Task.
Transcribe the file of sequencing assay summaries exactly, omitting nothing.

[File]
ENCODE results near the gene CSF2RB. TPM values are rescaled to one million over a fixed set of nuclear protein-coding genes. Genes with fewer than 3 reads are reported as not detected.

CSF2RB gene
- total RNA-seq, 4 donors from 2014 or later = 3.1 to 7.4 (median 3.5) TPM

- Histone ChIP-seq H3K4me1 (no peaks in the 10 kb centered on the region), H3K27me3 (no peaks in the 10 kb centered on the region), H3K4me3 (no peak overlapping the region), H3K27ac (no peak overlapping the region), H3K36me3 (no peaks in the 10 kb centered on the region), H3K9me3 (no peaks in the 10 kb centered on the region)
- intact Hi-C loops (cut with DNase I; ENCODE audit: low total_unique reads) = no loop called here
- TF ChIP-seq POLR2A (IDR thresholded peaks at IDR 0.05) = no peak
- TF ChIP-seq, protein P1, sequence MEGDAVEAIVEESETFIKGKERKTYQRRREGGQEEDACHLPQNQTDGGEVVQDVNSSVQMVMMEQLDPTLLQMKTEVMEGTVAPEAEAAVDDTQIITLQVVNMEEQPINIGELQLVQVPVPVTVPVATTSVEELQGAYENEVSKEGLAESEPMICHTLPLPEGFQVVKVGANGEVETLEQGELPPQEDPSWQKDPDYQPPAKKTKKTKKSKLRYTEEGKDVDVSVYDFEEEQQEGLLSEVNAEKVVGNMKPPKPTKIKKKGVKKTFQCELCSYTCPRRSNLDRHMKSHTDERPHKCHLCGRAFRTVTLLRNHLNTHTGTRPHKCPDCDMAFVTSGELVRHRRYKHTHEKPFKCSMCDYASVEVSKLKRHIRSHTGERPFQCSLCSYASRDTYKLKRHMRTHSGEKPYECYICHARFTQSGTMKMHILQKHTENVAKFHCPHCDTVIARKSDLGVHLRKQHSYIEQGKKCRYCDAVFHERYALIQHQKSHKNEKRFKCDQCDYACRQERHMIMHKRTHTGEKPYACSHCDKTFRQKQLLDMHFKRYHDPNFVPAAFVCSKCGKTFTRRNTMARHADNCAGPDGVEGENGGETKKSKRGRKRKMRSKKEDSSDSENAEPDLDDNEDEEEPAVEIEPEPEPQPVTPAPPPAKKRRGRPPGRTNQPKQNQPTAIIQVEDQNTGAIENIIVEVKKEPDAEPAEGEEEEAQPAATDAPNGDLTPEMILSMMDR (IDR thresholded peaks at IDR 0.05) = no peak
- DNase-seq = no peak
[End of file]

ENCODE results near the gene CSF2RB. TPM values are rescaled to one million over a fixed set of nuclear protein-coding genes. Genes with fewer than 3 reads are reported as not detected.

CSF2RB gene
- total RNA-seq, 4 donors from 2014 or later = 3.1 to 7.4 (median 3.5) TPM

- Histone ChIP-seq H3K4me1 (no peaks in the 10 kb centered on the region), H3K27me3 (no peaks in the 10 kb centered on the region), H3K4me3 (no peak overlapping the region), H3K27ac (no peak overlapping the region), H3K36me3 (no peaks in the 10 kb centered on the region), H3K9me3 (no peaks in the 10 kb centered on the region)
- intact Hi-C loops (cut with DNase I; ENCODE audit: low total_unique reads) = no loop called here
- TF ChIP-seq POLR2A (IDR thresholded peaks at IDR 0.05) = no peak
- TF ChIP-seq, protein P1, sequence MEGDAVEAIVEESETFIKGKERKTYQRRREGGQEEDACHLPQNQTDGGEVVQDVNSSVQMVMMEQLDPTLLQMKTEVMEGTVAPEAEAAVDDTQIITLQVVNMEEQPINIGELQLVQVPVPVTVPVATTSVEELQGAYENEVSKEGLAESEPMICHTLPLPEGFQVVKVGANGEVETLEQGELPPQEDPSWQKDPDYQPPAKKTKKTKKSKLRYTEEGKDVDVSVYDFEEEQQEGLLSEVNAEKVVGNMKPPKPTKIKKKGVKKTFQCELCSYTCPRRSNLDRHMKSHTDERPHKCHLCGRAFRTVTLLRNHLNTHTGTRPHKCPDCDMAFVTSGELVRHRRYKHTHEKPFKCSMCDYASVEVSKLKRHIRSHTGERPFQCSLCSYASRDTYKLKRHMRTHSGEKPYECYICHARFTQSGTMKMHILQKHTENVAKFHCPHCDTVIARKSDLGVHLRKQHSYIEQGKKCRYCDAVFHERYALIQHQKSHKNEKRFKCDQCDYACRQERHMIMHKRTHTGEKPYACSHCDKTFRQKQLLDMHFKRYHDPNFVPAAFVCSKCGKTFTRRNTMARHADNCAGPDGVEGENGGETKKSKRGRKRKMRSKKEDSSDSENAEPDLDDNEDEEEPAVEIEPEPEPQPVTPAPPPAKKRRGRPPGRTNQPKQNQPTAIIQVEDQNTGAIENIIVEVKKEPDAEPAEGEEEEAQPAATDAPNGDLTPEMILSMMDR (IDR thresholded peaks at IDR 0.05) = no peak
- DNase-seq = no peak